Former US Open champion Flavia Pennetta has launched a bizarre attack on Emma Raucanu, saying the teenage star’s grand slam triumph is “not good for tennis”.
Raducanu shocked the tennis world by winning the US Open and becoming the first qualifier in history to win a grand slam title.
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And while the tennis world was completely captivated by the British teenager’s extraordinary achievement, Pennetta was less than impressed.
The 2015 US Open champion reckons a qualifier should never be able to win a grand slam and is a bad look for the women’s game.
“I don’t like it. What is happening, this very strong discontinuity, in my opinion, is not good for tennis,” the retired Italian told Corriere della Sera.
“In my time it could never have happened that a young girl played from qualifying, like Emma Raducanu in New York, to win a grand slam.
“Top athletes made too much difference. There is something wrong.
“Charisma is missing, so women’s tennis is more difficult to sell.”
Emma Raducanu on the hunt for new coach
Raducanu raised eyebrows after parting ways with coach Andrew Richardson after her US Open victory.
Richardson coached the teenage star for two years at youth level and linked up with her again in July on a short-term deal for the duration of her time in the United States.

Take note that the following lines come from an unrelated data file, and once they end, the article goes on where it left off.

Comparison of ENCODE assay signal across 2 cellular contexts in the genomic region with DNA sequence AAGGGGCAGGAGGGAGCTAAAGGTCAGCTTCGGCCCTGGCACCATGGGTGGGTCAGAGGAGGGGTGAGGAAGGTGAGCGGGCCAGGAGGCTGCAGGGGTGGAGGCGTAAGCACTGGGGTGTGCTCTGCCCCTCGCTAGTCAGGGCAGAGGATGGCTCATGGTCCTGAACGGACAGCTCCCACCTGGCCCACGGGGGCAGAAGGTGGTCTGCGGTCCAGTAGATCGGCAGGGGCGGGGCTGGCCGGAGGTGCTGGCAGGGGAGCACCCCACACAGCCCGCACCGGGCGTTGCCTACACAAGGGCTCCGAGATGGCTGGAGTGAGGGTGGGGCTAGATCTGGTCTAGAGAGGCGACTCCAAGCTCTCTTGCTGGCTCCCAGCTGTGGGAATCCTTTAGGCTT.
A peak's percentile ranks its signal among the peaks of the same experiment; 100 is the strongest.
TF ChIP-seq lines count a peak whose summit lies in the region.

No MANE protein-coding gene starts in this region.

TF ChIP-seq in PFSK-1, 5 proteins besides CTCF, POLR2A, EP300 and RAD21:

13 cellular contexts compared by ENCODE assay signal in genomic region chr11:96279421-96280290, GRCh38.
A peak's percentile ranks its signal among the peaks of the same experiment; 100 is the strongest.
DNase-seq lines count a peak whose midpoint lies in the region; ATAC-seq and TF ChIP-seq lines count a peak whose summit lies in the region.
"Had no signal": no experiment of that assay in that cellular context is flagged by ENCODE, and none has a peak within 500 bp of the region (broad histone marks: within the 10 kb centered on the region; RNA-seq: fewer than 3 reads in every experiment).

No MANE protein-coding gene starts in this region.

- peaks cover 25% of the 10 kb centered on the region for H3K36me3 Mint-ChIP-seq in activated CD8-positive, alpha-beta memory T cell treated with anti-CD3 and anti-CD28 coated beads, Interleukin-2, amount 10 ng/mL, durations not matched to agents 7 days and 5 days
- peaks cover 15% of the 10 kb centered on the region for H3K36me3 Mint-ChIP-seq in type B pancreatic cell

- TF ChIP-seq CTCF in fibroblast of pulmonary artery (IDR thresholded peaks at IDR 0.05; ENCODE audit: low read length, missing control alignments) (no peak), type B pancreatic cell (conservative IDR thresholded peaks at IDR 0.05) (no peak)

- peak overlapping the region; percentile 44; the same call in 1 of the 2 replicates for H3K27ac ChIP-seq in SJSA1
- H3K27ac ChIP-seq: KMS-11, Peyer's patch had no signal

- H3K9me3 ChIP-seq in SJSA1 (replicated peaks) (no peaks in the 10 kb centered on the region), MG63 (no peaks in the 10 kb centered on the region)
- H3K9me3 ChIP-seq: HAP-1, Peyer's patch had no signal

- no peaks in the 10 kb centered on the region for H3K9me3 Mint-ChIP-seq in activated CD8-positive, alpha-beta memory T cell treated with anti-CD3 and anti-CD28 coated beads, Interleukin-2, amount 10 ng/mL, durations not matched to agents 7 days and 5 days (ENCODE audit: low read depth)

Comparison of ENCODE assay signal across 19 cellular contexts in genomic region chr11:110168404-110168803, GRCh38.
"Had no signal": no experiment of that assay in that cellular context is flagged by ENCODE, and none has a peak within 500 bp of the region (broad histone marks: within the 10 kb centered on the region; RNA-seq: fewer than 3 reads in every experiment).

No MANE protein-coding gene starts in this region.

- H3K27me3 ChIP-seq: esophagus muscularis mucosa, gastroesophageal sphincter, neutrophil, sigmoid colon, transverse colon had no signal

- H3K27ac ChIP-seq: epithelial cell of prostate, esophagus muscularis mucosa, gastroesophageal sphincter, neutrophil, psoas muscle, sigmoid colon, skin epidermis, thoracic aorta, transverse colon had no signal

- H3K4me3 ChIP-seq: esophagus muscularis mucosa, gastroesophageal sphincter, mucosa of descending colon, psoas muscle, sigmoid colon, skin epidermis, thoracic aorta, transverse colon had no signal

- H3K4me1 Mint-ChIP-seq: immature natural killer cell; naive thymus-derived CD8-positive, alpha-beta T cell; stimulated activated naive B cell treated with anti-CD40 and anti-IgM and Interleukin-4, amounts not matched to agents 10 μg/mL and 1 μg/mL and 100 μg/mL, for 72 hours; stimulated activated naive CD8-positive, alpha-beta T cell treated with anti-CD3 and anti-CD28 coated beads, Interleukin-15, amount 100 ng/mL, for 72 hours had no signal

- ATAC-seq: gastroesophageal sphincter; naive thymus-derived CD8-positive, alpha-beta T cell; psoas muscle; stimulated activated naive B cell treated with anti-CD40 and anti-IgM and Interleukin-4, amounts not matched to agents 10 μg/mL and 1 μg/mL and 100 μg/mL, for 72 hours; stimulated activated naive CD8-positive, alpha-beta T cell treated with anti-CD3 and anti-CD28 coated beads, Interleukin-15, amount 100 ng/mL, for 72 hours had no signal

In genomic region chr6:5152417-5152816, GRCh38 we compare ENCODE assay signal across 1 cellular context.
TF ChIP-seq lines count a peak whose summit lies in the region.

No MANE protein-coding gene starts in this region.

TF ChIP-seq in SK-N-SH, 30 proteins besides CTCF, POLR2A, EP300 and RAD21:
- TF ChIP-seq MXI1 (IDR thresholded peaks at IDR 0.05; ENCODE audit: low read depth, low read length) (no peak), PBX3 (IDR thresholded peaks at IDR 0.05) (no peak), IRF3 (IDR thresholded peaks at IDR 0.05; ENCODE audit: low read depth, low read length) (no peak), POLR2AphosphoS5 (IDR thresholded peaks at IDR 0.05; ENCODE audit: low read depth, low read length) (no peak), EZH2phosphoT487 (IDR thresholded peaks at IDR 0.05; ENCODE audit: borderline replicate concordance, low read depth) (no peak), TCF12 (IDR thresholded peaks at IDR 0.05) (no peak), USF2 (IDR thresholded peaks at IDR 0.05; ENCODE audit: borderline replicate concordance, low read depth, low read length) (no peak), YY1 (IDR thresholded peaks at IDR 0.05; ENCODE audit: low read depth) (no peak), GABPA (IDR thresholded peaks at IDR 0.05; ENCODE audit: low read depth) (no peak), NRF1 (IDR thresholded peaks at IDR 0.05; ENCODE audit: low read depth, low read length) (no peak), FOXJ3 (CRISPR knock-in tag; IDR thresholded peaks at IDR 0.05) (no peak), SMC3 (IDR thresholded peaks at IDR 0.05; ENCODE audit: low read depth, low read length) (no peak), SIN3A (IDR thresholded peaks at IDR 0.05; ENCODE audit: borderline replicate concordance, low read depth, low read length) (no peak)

However Raducanu said she was looking for a coach with more experience at WTA level.
“If any experienced coaches are out there looking, you know where to find me,” she said.
“I’m not joking, if anyone knows any experienced coaches.”
Australia’s Darren Cahill, Argentina’s Carlos Rodriguez and Spaniard Esteban Carril have all been linked with the role, but it’s the latter who looks set to begin a trial period with the 18-year-old.
Carril previously worked with Johanna Konta before being axed just weeks after she was named most improved player of 2016 and broke into the world’s top 10.
Michael Joyce – the American coach who masterminded Maria Sharapova’s rise to tennis stardom – says he can’t understand Raducanu’s decision to part ways with her former coach.
He’s described taking over the role as the British teen’s tennis mentor as somewhat of a poisoned chalice.
“I was really surprised with the wording of the statement that was released when Emma announced she was splitting with Andrew Richardson, saying she felt she needed someone with Tour-level experience,” Joyce told Sun Sport.
“I didn’t like the statement. If you have a good coach and it works well, then you’d think you would want to stick with them. Why would you want a big-name coach?
“She’s a great player but it’s going to be a tough job for the next coach, as expectations are high.
“If she goes to the Australian Open next year and goes out early, people will say it’s because of the coach.
“I’d known Maria for quite a long time before coaching her, as I was her hitting partner. We got to know each other, we were on a journey.
“It’s a tough one for whoever comes in and works with Emma as they won’t have that relationship and they will be under a lot of scrutiny.”
Additional reporting by Andrew Reid
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